The Columbus Food Co-op will open a long-planned grocery store next year in a renovated factory.
The member-owned co-op intends to lease 8,400 square feet of space on the north end of the building at 1580 Central Ave., said Mike Johnston, food co-op board president.
Members of the food co-op learned of the store location last week during its annual meeting at Columbus City Hall during a report by board member Dan Fleming, chairman of the co-op’s site-selection committee.
A letter of intent was signed last week between food co-op directors and landlords John Counceller and Andrew Counceller, Johnston said.
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Farm-to-market operations have been a growing trend in Indiana.
The Columbus Food Co-op began discussing the idea of a grocery store in 2010 and spent nearly all of 2015 focused on a former Aldi store on 25th Street, but the co-op was unable to generate enough funding commitments to move forward on the $1.8 million project.
Co-op members are optimistic about the new store and fundraising that is underway.
The co-op is launching a capital campaign with a goal of raising $2.1 million for the store project. About half of that amount will come through a mixture of loans and investments from owners, in addition to grants and contributions from the public, Johnston said.
The co-op will pursue the remainder of its necessary funding in loans from commercial lenders and a cooperative lender, he said.
“A real plus for the co-op is that the landlords also are co-op owners. John and Andrew Counceller will be outstanding partners as we work to open the co-op grocery store,” Johnston said.
An initial layout and design of the new store is being developed, with construction expected to begin in early 2018 to meet a late-year opening, Johnston said.
The co-op is looking to create a “cozy shopping experience” for people who walk in the door, he said.
“We want to appeal to the broadest segment of the community as we can,” Johnston said.
The new store — which will be open to the general public — will benefit from having a central location in Columbus and being on a street served by public transportation, Johnston said.
But one of the biggest benefits for shoppers will be knowing where their food came from, Johnston said.
Consumers will be able to purchase food from growers within a 100- to 150-mile radius, including produce, meat and vegetables, as the co-op looks to position itself as a full-scale grocery store.
“What we’re hoping is to be a catalyst for small farmers,” Johnston said. “We want to be able to say we have a high percentage of local products.”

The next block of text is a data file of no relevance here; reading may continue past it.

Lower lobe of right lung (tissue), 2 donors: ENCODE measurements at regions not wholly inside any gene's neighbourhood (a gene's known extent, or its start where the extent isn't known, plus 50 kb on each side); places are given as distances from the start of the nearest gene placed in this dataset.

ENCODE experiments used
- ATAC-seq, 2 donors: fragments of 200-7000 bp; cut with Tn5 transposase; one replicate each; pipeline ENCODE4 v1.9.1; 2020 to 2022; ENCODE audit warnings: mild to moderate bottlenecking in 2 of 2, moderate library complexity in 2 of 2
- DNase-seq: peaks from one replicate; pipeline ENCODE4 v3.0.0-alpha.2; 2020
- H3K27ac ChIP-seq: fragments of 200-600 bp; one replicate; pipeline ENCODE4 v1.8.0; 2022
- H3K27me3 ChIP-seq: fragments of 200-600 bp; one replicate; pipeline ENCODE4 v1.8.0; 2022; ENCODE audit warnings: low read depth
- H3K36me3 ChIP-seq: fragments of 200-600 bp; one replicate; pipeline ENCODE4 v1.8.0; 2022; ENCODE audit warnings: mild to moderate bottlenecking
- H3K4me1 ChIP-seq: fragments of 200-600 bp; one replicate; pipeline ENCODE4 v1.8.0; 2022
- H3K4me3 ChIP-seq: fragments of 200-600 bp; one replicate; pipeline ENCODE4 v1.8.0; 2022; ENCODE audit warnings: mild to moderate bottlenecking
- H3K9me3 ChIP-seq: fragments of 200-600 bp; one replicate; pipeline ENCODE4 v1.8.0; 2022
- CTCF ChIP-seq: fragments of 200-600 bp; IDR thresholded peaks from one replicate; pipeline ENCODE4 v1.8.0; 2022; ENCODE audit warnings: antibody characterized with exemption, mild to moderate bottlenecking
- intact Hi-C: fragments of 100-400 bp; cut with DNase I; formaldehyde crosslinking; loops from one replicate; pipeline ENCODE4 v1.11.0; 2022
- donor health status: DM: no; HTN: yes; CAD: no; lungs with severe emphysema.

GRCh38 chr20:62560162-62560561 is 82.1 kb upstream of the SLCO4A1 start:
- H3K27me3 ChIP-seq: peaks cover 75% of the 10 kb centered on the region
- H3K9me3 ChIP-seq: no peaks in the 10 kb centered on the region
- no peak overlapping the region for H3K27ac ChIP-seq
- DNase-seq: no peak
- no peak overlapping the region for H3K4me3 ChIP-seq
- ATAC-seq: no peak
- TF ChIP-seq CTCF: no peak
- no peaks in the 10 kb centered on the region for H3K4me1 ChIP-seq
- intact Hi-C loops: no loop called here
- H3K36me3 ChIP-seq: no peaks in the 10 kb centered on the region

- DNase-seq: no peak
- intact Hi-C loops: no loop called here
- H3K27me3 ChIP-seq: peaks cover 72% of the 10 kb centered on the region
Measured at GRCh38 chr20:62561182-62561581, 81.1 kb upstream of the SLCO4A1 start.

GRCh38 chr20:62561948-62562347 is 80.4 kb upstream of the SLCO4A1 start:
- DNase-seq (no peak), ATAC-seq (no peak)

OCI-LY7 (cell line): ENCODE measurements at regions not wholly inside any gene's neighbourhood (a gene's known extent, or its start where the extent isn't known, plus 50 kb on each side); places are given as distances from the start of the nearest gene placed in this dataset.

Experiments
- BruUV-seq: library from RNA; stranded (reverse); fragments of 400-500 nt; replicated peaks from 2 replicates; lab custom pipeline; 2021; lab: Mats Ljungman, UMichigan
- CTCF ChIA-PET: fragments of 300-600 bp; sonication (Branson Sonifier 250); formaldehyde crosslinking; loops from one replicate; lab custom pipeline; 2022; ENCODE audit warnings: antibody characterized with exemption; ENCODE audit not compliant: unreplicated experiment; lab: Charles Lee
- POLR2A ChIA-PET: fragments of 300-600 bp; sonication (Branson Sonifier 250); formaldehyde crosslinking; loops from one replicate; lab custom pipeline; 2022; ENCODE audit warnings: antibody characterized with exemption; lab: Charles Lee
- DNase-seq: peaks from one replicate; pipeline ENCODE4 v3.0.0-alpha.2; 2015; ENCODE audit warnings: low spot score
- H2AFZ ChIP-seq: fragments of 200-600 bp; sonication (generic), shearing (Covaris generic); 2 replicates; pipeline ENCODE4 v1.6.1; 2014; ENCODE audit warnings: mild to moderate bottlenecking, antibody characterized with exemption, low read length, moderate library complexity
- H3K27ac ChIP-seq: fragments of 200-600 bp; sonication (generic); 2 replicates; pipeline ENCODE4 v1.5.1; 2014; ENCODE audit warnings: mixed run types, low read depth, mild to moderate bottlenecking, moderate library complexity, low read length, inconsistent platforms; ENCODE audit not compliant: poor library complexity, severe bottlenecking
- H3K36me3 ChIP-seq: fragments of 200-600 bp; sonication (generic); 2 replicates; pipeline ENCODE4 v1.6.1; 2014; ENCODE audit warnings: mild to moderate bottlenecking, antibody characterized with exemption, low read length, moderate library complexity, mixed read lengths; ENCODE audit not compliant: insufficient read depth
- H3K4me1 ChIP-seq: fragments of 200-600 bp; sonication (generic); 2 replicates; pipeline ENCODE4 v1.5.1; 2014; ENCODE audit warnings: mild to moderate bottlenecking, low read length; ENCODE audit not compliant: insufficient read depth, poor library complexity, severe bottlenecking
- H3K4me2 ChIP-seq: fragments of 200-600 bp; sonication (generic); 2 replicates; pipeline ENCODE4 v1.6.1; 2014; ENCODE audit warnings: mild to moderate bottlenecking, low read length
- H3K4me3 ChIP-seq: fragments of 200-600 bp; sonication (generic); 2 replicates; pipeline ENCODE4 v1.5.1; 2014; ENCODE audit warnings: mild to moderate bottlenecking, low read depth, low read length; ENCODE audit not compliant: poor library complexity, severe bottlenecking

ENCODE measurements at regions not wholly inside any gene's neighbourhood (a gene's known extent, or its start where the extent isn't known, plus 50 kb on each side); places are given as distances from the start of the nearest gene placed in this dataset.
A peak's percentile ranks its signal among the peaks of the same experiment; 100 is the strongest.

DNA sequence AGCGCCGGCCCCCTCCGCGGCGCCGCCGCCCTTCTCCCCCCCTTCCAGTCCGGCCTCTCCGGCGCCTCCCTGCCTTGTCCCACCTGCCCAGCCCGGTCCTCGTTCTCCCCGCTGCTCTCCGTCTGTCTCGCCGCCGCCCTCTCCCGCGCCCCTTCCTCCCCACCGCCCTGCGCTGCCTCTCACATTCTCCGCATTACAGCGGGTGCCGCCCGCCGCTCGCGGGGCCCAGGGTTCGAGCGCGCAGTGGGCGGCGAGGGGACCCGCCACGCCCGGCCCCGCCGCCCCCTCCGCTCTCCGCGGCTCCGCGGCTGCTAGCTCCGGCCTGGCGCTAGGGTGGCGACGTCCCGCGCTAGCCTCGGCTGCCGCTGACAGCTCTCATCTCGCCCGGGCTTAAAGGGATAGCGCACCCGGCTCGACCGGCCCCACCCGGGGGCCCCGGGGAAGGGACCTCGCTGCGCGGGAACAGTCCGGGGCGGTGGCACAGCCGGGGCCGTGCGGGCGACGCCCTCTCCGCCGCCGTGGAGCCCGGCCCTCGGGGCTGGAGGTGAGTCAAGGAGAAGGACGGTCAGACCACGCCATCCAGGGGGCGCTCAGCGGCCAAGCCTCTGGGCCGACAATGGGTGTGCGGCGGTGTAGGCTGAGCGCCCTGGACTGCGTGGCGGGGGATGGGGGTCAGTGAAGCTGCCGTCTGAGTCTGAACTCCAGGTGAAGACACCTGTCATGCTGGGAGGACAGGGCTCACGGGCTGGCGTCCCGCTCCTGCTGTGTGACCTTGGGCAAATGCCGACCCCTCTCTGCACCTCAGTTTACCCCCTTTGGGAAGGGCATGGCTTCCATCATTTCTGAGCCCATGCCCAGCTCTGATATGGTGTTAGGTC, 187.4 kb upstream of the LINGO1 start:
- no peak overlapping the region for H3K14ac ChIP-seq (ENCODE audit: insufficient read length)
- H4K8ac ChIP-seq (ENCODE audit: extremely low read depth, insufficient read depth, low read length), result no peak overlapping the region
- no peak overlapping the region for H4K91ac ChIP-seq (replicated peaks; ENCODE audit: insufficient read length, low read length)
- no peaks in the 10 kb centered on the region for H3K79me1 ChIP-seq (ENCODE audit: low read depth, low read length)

The co-op estimates first-year sales of local food and products to reach $500,000, growing sales to $2 million by its 10th year, he said. The store is expected to employ at least 30 workers including a general manager, he said.
The co-op hopes to increase its total membership to 1,500 people by the time the store opens, up from about 900 now, he said.
Existing business operators in the emerging retail center said they are looking forward to the food co-op’s arrival.
Norma McLeod opened Donut Central at 1504 Central Ave. a month ago with daughter Marlee Brunni and a family friend, Christine Griggs.
Donut Central offers a variety of donuts, including a flavor of the week, in addition to yogurt parfaits and other items. McLeod said she thinks it will be a good fit for the culture of Columbus.
“The support from the community has been phenomenal,” McLeod said. “The food co-op provides another welcomed addition to all of the shops on Central Avenue and Columbus is looking forward to it.”
Wendy Graham, who owns Simply Pottery, also said it is exciting to see new businesses come into the strip mall.
Graham’s business was the first, relocating just over a year ago from a location along Third Street. The new location has given her business more visibility, she said.
Other tenants include Blondie’s Salon & Spa, First Call Staffing and the Barber & Beauty Academy.
Graham said addition of the food co-op should be an asset for other businesses.
“If we’re all doing well, it’s good for everyone,” she said.
Construction is expected to begin on the Columbus Food Co-op in early 2018 with the store opening late next year at 1580 Central Ave. An initial store layout and design is currently being developed, said Mike Johnston, food co-op board president.
Mission: To serve and strengthen the Columbus area by providing wholesome foods and products while practicing and encouraging sustainability.
Goals: Support local producers, provide health-enhancing food, help people lead healthier lives, be good stewards of the environment, among a few of its goals.
Membership: One-time fee of $90, which can be paid online and in three installments.
Member benefits: Member discount days, member appreciation days, community partner discounts, pre-order discounts, monthly natural foods newsletter, patronage refund.
Information: Visit columbusmarket.coop